One of those attributes of God is his ability to be everywhere at all times. I'm not debating that it is an attribute of his, I'm just wondering how we know that.
I ask, because I've been going through a question of my own recently - If God is omnipresent, how can hell exist? After all, hell is by definition, that one place that God is not. But, if God is everywhere, how can there be a place that he is not?
My favorite answer to that question comes from C.S. Lewis' The Great Divorce, in which he describes hell not as a place of fire and brimstone, but rather an infinitely empty, substance-lacking smallness. The journey from hell to heaven that his characters make is not from "down" to "up" from rather from "small" to "big" and "weak" to "strong."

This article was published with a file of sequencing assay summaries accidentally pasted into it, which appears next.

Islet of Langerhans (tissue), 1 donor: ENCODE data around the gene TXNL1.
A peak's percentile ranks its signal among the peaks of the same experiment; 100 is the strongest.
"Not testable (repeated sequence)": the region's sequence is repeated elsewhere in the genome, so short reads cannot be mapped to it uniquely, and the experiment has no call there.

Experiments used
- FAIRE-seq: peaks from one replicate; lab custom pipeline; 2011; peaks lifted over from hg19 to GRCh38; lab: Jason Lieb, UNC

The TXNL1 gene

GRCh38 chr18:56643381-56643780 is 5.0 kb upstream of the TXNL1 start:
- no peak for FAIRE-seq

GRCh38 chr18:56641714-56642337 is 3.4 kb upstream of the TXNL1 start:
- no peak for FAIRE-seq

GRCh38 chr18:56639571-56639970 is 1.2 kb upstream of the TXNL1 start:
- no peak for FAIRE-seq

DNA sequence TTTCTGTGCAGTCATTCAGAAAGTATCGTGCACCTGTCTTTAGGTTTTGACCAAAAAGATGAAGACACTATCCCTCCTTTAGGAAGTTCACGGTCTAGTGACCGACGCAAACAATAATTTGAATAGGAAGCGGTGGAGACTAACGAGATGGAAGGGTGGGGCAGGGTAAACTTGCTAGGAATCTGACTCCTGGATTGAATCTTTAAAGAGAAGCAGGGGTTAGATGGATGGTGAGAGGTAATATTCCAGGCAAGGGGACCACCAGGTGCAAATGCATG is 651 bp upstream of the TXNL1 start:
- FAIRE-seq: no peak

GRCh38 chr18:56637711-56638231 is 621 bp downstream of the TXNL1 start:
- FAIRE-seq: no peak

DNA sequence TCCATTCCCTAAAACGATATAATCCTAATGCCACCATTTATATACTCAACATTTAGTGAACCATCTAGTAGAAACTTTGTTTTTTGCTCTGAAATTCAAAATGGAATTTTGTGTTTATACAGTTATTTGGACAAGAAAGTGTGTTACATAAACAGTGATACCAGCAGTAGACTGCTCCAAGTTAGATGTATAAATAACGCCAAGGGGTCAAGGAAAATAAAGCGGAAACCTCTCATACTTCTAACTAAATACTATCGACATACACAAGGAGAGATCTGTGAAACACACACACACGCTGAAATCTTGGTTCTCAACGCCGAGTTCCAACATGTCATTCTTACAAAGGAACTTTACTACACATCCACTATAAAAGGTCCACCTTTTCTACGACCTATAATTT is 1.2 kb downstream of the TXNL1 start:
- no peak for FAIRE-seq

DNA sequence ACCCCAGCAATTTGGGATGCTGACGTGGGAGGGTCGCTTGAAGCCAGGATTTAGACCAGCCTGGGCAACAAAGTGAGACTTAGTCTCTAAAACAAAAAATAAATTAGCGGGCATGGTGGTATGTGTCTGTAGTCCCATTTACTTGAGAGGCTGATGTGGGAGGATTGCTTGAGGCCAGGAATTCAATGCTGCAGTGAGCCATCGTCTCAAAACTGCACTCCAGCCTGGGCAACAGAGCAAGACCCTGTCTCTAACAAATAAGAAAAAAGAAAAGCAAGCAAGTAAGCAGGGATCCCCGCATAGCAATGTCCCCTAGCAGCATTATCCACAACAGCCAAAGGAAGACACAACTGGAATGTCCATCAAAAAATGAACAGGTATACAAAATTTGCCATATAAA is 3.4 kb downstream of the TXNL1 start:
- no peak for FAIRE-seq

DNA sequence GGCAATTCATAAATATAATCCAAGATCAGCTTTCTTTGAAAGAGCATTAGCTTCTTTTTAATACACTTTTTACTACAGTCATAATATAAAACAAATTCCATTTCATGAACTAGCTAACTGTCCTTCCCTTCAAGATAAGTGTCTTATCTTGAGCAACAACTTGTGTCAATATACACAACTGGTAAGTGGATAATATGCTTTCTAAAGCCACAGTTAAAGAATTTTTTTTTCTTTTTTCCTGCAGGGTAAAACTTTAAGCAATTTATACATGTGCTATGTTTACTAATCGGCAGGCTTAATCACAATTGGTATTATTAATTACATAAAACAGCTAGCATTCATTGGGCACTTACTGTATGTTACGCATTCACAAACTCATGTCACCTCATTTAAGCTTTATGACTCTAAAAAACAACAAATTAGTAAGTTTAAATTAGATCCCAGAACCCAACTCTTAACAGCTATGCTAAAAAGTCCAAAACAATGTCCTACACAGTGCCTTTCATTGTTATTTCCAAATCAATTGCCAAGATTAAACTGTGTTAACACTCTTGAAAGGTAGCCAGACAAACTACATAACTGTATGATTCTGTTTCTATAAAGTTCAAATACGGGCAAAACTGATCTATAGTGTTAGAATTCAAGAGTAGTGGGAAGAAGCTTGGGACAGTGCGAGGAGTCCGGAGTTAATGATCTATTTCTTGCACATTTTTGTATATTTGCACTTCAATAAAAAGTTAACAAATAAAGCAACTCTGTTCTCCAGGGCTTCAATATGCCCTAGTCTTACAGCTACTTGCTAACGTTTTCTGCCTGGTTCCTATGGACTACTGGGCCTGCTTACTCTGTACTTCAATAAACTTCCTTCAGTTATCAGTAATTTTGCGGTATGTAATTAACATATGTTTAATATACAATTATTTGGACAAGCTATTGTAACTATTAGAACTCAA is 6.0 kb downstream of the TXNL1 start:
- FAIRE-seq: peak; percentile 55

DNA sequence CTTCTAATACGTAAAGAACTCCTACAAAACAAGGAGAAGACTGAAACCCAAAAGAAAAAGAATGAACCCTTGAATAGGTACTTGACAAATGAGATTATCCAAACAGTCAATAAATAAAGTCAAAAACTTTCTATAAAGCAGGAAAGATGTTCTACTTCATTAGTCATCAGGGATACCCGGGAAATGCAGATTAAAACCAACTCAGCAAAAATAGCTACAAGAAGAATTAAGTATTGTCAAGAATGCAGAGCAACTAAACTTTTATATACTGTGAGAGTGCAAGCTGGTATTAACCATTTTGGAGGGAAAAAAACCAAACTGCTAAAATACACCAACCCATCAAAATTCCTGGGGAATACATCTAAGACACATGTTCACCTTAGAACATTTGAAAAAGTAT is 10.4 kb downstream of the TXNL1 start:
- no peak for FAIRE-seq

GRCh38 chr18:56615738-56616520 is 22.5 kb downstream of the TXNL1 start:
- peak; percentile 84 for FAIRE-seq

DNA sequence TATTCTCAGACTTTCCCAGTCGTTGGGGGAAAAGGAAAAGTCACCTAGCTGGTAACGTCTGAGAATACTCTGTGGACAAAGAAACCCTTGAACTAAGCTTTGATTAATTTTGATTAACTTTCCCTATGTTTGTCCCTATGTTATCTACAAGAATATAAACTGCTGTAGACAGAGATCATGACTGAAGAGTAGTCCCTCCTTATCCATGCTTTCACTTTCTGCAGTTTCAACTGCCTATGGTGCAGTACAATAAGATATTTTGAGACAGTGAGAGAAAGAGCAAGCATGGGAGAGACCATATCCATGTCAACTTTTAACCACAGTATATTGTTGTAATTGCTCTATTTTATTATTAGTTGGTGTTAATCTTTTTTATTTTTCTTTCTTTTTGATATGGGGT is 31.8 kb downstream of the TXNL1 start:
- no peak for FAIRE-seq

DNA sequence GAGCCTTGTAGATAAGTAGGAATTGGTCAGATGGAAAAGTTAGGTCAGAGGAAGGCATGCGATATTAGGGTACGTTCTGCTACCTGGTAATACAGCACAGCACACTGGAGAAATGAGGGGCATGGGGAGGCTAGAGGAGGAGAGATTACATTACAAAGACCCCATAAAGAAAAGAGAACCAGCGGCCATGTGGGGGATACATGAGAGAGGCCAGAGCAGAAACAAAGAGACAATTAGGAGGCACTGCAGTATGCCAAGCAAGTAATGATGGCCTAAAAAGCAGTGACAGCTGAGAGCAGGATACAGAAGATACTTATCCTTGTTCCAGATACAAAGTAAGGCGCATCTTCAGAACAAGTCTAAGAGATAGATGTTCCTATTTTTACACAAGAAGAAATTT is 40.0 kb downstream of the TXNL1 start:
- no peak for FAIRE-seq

I really like using that idea of hell, since it seemingly answers the idea that hell is merely a place that is, itself, so small and insubstantial that it isn't God's lack of presence, but rather its own insignificance that causes God's presence to feel so lacking.
In order to test that assertion, however, I want to make sure that I am correctly stating the postulate - namely that God really can be everywhere at all times. What is its biblical basis, and does God presence exist in hell?